Instead of millions of readers staying for a short period of time, we have had a total audience of something like thirty thousand individuals over the nine months we have been in existence and now maintain a core audience of under a thousand regulars, some of whom who visit frequently and often stay for some time. Standard statistics software of the kind we used originally didn’t really reflect the odd kind of site we are.

MintLet me try to demonstrate this with some statistics from Mint detailing recent visits from one address within Kent County Council (please click on the graphic for a readable view). This screenshot shows you that someone in KCC — probably the same person — has become a regular visitor of late. This person visited four times during the present day, nine times the day before, seven the day before that and so on… a total of ninety separate visits over a period of a week or so.

Our original software counted unique daily visits. So on this basis, it would have counted just one visit for each day — just as it would if someone had turned up once and read nothing but the front page. We get a lot of people who come back several times each day. Standard statistics software usually counts that as a single daily visit.

After some thought I decided a more accurate reflection of the site’s popularity would be to base the statistics on usage, not a unique daily visit that was the same whether a person turned up once and read one page or visited five times and read a hundred.

Mint generalThat is what you see now. If you click on the picture to the right you get an overview of the site on a typical, relatively quiet weekday afternoon. We’ve had twenty visitors in the space of an hour, you can see from this how many pages each of them has viewed over time (not just on this visit) and by hitting those little triangles on the edge we can tell which articles are most popular (for the record, as I write, our top three pages of all time are Here’s your chance to make a difference, Where are the councillors when you need them? and Secret no more: the nightmare vision for Wye.)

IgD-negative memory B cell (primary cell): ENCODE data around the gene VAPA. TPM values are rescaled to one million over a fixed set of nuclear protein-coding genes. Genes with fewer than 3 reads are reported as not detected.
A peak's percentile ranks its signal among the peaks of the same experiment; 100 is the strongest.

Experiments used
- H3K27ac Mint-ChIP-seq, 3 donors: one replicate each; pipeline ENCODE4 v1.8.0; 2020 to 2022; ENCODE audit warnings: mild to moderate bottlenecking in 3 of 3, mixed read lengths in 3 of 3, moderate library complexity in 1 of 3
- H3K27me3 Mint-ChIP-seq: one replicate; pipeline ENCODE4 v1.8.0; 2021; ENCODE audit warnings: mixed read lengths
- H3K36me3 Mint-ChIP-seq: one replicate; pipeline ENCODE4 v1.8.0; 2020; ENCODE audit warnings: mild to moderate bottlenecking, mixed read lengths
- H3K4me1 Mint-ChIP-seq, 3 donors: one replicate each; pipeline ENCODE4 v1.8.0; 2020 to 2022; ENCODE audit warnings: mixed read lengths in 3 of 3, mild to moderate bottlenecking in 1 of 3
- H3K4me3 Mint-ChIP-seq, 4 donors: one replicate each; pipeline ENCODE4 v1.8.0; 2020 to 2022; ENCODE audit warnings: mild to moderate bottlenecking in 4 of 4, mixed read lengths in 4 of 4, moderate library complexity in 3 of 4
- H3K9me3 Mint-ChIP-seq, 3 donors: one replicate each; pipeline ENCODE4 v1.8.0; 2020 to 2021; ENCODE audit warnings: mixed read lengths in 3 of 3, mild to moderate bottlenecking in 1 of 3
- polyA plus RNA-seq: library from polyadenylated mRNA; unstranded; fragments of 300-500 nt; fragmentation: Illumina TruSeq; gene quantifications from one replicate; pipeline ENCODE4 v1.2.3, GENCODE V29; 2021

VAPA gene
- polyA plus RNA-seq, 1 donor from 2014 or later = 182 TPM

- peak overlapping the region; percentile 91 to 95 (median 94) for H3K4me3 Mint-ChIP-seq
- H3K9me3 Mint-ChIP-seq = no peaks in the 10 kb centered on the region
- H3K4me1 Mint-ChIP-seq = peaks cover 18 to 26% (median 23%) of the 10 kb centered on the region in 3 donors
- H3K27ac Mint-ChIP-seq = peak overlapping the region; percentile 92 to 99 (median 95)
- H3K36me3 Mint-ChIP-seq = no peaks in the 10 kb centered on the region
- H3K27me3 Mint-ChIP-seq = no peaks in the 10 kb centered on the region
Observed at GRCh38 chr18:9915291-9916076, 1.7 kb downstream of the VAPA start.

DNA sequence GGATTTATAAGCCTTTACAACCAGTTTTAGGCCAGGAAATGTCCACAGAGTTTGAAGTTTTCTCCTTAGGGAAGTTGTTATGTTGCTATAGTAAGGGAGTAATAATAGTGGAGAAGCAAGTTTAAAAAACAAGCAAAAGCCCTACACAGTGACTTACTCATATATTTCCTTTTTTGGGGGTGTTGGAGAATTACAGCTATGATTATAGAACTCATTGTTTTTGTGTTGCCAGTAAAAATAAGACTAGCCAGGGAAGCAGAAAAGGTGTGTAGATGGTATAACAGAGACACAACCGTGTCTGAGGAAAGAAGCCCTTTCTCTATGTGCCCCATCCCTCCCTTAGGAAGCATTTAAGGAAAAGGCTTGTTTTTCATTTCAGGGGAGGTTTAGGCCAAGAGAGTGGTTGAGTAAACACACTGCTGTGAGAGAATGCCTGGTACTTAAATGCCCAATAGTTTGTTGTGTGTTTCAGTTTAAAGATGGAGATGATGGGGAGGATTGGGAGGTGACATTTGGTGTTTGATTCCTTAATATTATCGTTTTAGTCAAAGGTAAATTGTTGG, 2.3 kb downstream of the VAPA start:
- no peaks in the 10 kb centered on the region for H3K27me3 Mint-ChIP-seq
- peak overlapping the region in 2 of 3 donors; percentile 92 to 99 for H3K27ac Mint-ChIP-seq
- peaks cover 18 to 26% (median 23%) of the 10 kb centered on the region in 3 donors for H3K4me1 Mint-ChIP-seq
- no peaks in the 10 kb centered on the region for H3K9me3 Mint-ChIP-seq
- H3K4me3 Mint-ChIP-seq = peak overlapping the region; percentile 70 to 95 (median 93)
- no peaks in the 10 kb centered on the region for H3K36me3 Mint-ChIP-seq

The numbers you see in our sidebar are a reflection of the amount of overall traffic save-wye it is getting. The statistic ‘visits so far today’ is based on the number of articles people have read during that time. It reflects individual visits not individual visitors, because if we tried to produce a figure based on the latter it would be highly misleading, and fail to reflect return visitors coming back the same day. So if a thousand people come and read one article you would get a visits so far figure of one thousand. If ten people come and read a hundred articles each you would get it too. The truth generally falls somewhere between the two, at the higher end of the scale. We have readers who come here once a week, lots who turn up daily, and a hardened few who seem so addicted that frankly you ought to be working on your social skills (only a joke really, we love you, honest).

Picture 7-1The figure for visits since Jan 2006 is, I admit, inaccurate. We only started using Mint full time in May. So what we did was take the running total from the old software and make that the starting point for the new system. The result is this underestimates the historical site usage by an unknown amount, probably quite considerably using our present way of counting.

In short, we carry statistics to show that people do come here and to give a public indication of busy times and slack times. Whatever those who wish to denigrate this site may claim, we don’t try to load or boost the figures in any way. We don’t see the point and it would be hypocritical given that we’re arguing for more openness and honesty not less. Our record for a single day is the 2,000 plus visits we had when we published the leaked plans for Wye Park. Our slack days are weekends when, quite rightly, you’ve all mostly got better things to do and the total visits may be 350 or so.